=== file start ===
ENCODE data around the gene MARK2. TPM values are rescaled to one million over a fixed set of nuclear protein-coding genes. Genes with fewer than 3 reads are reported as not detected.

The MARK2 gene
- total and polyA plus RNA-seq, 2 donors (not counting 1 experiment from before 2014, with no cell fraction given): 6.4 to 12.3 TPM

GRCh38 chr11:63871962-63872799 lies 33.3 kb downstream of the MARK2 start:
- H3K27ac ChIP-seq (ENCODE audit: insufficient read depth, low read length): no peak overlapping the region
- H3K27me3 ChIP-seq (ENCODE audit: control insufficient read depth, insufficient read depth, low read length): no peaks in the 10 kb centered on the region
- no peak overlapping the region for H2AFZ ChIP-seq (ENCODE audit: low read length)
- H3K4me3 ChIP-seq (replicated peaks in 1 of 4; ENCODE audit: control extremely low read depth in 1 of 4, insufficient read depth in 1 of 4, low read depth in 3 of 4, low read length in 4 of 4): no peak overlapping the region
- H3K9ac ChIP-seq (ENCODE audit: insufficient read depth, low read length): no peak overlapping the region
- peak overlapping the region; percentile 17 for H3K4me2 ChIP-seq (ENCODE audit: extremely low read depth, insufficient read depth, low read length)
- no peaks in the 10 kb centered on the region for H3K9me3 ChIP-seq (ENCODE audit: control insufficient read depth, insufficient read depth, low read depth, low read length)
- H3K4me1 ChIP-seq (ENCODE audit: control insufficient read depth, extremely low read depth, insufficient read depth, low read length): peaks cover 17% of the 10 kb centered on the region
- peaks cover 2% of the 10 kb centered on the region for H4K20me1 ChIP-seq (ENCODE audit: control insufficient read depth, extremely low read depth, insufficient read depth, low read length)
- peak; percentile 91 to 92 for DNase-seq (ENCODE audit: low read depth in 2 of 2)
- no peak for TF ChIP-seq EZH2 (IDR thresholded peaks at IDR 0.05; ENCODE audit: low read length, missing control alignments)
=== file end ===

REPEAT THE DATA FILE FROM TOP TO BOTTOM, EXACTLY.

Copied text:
ENCODE data around the gene MARK2. TPM values are rescaled to one million over a fixed set of nuclear protein-coding genes. Genes with fewer than 3 reads are reported as not detected.

The MARK2 gene
- total and polyA plus RNA-seq, 2 donors (not counting 1 experiment from before 2014, with no cell fraction given): 6.4 to 12.3 TPM

GRCh38 chr11:63871962-63872799 lies 33.3 kb downstream of the MARK2 start:
- H3K27ac ChIP-seq (ENCODE audit: insufficient read depth, low read length): no peak overlapping the region
- H3K27me3 ChIP-seq (ENCODE audit: control insufficient read depth, insufficient read depth, low read length): no peaks in the 10 kb centered on the region
- no peak overlapping the region for H2AFZ ChIP-seq (ENCODE audit: low read length)
- H3K4me3 ChIP-seq (replicated peaks in 1 of 4; ENCODE audit: control extremely low read depth in 1 of 4, insufficient read depth in 1 of 4, low read depth in 3 of 4, low read length in 4 of 4): no peak overlapping the region
- H3K9ac ChIP-seq (ENCODE audit: insufficient read depth, low read length): no peak overlapping the region
- peak overlapping the region; percentile 17 for H3K4me2 ChIP-seq (ENCODE audit: extremely low read depth, insufficient read depth, low read length)
- no peaks in the 10 kb centered on the region for H3K9me3 ChIP-seq (ENCODE audit: control insufficient read depth, insufficient read depth, low read depth, low read length)
- H3K4me1 ChIP-seq (ENCODE audit: control insufficient read depth, extremely low read depth, insufficient read depth, low read length): peaks cover 17% of the 10 kb centered on the region
- peaks cover 2% of the 10 kb centered on the region for H4K20me1 ChIP-seq (ENCODE audit: control insufficient read depth, extremely low read depth, insufficient read depth, low read length)
- peak; percentile 91 to 92 for DNase-seq (ENCODE audit: low read depth in 2 of 2)
- no peak for TF ChIP-seq EZH2 (IDR thresholded peaks at IDR 0.05; ENCODE audit: low read length, missing control alignments)